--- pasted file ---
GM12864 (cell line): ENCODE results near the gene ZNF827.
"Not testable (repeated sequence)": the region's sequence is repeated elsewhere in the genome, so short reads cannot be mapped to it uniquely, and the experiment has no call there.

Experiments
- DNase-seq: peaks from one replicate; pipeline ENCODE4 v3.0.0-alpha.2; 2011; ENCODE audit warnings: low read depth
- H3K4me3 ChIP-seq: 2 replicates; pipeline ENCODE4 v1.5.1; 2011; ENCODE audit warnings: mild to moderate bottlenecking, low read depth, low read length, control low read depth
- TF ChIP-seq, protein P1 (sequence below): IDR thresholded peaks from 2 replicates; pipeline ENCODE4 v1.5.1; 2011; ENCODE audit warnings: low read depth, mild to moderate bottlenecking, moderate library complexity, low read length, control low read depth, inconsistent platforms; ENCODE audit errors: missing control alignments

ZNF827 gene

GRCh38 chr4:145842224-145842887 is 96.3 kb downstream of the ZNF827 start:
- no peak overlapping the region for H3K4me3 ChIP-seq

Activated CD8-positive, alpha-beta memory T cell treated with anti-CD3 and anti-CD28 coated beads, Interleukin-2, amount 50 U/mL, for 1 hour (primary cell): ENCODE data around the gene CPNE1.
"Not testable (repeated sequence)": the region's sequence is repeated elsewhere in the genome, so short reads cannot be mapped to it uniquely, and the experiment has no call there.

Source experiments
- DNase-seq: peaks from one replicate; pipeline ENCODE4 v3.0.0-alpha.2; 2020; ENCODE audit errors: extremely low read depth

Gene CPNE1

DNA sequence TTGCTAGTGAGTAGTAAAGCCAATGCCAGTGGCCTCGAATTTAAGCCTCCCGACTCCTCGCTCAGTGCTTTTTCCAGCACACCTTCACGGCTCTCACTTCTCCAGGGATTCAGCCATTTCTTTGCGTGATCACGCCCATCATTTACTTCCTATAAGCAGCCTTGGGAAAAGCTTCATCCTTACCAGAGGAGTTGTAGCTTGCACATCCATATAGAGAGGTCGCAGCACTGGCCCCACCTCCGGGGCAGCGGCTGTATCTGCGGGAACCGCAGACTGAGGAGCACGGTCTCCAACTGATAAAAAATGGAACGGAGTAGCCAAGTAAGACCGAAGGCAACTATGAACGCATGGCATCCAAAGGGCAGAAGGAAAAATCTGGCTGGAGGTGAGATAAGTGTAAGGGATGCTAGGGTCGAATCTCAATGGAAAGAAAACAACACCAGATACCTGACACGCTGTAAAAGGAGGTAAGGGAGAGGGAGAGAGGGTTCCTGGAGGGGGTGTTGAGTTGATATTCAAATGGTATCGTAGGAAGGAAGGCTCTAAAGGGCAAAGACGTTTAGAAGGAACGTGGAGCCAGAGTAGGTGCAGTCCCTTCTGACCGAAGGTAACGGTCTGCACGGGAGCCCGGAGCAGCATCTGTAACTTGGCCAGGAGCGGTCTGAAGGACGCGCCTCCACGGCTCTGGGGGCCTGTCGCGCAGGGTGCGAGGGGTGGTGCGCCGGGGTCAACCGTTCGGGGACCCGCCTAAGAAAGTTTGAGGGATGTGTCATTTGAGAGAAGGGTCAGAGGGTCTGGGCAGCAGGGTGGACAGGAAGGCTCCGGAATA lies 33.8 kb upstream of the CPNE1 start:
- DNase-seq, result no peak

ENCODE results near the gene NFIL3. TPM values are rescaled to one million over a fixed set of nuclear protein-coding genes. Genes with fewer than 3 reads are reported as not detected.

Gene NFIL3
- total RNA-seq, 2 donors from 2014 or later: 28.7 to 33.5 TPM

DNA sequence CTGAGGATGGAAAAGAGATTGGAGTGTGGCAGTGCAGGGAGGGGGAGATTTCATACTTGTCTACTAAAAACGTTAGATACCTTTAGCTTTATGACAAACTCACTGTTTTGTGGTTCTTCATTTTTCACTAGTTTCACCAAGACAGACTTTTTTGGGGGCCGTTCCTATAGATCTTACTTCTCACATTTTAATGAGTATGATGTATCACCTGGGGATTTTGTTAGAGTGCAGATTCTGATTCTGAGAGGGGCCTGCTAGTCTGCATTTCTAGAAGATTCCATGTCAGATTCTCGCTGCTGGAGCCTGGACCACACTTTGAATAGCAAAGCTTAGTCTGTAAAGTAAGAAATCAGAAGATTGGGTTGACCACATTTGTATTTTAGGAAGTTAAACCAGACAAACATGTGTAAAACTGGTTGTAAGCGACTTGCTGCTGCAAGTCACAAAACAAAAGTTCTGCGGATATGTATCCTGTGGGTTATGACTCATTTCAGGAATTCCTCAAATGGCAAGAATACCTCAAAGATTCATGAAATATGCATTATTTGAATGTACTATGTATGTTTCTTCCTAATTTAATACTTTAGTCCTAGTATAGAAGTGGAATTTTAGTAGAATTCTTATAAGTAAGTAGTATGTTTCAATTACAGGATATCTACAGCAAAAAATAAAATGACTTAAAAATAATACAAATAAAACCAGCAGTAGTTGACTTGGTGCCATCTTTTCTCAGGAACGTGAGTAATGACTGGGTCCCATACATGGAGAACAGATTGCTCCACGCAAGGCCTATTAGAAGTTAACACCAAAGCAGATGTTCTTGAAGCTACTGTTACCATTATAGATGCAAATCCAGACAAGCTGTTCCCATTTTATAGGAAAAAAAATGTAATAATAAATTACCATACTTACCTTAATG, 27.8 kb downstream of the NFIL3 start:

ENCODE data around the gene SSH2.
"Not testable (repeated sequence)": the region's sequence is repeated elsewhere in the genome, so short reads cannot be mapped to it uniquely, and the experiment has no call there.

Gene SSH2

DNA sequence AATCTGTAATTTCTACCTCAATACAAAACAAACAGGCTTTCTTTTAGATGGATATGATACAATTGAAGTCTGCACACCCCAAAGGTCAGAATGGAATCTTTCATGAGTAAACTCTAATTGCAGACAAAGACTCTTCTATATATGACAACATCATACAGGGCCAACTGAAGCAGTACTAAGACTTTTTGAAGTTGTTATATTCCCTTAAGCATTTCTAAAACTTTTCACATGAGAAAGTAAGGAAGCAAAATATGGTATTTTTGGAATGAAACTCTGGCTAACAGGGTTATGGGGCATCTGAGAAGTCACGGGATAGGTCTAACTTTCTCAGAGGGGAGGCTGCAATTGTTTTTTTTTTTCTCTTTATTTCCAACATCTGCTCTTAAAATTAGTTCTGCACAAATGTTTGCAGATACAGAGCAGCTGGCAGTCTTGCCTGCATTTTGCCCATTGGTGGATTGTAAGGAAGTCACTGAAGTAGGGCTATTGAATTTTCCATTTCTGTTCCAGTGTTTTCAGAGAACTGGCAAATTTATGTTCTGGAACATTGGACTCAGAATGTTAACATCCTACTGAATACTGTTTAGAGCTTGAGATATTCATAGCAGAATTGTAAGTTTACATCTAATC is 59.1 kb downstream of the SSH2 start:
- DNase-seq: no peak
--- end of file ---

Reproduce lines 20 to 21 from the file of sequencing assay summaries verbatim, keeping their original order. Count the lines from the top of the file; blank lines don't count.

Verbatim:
DNA sequence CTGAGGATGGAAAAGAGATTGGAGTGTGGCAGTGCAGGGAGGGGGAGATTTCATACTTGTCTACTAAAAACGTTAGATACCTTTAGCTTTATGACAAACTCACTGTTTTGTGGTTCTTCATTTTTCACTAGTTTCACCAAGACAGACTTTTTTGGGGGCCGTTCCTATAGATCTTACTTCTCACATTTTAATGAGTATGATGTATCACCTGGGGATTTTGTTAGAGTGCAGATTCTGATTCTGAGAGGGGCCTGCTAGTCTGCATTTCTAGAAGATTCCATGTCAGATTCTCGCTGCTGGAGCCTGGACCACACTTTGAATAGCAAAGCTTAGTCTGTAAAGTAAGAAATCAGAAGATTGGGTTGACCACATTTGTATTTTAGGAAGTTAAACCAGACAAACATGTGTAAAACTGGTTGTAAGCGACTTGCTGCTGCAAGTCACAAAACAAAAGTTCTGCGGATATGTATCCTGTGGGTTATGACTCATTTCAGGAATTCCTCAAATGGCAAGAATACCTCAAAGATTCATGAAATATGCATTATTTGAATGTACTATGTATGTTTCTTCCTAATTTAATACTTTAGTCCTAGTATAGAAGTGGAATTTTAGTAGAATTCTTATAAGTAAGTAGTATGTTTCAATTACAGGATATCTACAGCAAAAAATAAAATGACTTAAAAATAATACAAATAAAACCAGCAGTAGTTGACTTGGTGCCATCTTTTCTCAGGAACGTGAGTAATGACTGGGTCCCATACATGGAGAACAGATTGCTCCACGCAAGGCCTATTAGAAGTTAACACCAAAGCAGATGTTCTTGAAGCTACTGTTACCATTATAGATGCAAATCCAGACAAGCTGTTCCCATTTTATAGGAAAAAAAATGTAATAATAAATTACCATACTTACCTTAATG, 27.8 kb downstream of the NFIL3 start:

ENCODE data around the gene SSH2.